India becomes the first nation to accept U.S. invitation to participate in new clean coal project
WASHINGTON, DC - President George W. Bush announced today that India will become the first country to participate on the government steering committee for the U.S. Department of Energy's FutureGen project - an initiative to build and operate the world's first coal-based power plant that removes and sequesters carbon dioxide (CO2) while it produces electricity and hydrogen. As a partner, the Indian government will contribute $10 million to the FutureGen Initiative and Indian companies will also be invited to participate in the private sector segment.
"We welcome India in to our effort to build the first zero-emissions coal power plant," Secretary of Energy Samuel W. Bodman said. "The success of the FutureGen Initiative will lead to the effective and environmentally clean use of coal to power economies around the globe."
FutureGen will use coal - a low-cost, abundant, and geographically diverse energy resource - to globally supply clean energy. The FutureGen Initiative is a 10-year effort announced by President Bush in 2003 to integrate advanced coal gasification technology, hydrogen from coal, power generation, carbon dioxide capture, and geologic storage.
Secretary Bodman has invited government leaders of the multi-national Carbon Sequestration Leadership Forum (CSLF) to become active participants in the FutureGen project. The CSLF is a voluntary climate initiative that includes 20 nations and the European Commission. CSLF members are engaged in cooperative technology development aimed at enabling the early reduction and steady elimination of carbon dioxide. India is the first CSLF member to participate in FutureGen, and it builds upon the U.S.-India Energy Dialogue, launched in May 2005. That agreement aims to increase U.S.-India trade and investment in the Indian energy sector by bringing together public agencies and private industries to develop secure, clean, reliable and affordable sources of energy.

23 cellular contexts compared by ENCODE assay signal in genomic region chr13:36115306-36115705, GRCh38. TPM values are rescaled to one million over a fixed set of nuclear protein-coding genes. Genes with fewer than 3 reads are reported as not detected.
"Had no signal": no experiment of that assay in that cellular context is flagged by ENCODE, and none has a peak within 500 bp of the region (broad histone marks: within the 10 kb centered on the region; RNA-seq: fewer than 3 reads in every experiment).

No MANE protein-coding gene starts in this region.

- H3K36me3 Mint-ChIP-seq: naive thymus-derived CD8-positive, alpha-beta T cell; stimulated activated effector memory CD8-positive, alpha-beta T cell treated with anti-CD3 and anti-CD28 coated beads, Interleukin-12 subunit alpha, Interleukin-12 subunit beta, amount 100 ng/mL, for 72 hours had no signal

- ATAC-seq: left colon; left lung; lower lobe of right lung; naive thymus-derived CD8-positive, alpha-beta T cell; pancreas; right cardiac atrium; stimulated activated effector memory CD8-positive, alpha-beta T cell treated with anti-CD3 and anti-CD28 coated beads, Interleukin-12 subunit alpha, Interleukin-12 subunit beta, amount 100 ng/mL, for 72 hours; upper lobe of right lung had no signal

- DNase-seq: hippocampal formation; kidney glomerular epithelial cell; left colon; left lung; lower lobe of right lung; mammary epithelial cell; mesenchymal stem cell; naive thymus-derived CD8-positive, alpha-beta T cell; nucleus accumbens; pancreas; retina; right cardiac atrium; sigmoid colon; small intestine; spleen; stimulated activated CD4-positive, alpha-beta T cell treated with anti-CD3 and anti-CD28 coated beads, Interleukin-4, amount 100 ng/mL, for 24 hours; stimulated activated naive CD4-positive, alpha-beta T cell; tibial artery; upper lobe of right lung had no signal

FutureGen is scheduled to begin operations around 2012 and will be the first plant in the world to produce both electricity and commercial-grade hydrogen from coal simultaneously. Virtually every aspect of the 275 megawatt prototype plant will be based on cutting-edge technology. Technologies planned for testing at the prototype plant could ultimately lead to power plants that are fuel-flexible and capable of multi-product output. Eventually, the technologies could provide electric power generation with no emissions, including carbon dioxide, at a market competitive cost. FutureGen will emit virtually no airborne pollutants; no wastewater will be discharged; solid wastes will be converted to commercially valuable, environmentally benign products and carbon gases will be captured before they escape into the atmosphere.
DOE's recently released FY 2007 budget request supports the key technologies needed for FutureGen. These include carbon sequestration, membrane technologies for oxygen and hydrogen separation, advanced turbines, fuel cells, coal-to-hydrogen conversion gasifier related technologies, and other technologies.
FutureGen is a public-private partnership involving DOE and a broad, open consortium of industrial coal producers and electric utilities (the FutureGen Industrial Alliance), as well as state governments and international participants. The FutureGen project will be supported by the leading U.S. sources of technology and innovation: universities, national laboratories, and industry.
Craig Stevens, 202/586-4940